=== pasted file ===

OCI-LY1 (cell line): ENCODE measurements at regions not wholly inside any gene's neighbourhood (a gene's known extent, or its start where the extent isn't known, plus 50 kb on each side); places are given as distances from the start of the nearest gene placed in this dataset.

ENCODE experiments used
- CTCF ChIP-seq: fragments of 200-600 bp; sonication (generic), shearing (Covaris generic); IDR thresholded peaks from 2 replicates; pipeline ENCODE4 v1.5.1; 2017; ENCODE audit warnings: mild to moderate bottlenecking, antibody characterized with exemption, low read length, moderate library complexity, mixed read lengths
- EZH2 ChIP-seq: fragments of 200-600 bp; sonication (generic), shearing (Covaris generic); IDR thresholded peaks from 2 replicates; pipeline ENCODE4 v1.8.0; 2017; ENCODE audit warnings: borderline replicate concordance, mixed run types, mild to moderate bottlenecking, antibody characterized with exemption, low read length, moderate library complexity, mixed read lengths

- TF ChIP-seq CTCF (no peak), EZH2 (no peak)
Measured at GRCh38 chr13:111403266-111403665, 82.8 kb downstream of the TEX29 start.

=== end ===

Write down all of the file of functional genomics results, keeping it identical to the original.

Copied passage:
OCI-LY1 (cell line): ENCODE measurements at regions not wholly inside any gene's neighbourhood (a gene's known extent, or its start where the extent isn't known, plus 50 kb on each side); places are given as distances from the start of the nearest gene placed in this dataset.

ENCODE experiments used
- CTCF ChIP-seq: fragments of 200-600 bp; sonication (generic), shearing (Covaris generic); IDR thresholded peaks from 2 replicates; pipeline ENCODE4 v1.5.1; 2017; ENCODE audit warnings: mild to moderate bottlenecking, antibody characterized with exemption, low read length, moderate library complexity, mixed read lengths
- EZH2 ChIP-seq: fragments of 200-600 bp; sonication (generic), shearing (Covaris generic); IDR thresholded peaks from 2 replicates; pipeline ENCODE4 v1.8.0; 2017; ENCODE audit warnings: borderline replicate concordance, mixed run types, mild to moderate bottlenecking, antibody characterized with exemption, low read length, moderate library complexity, mixed read lengths

- TF ChIP-seq CTCF (no peak), EZH2 (no peak)
Measured at GRCh38 chr13:111403266-111403665, 82.8 kb downstream of the TEX29 start.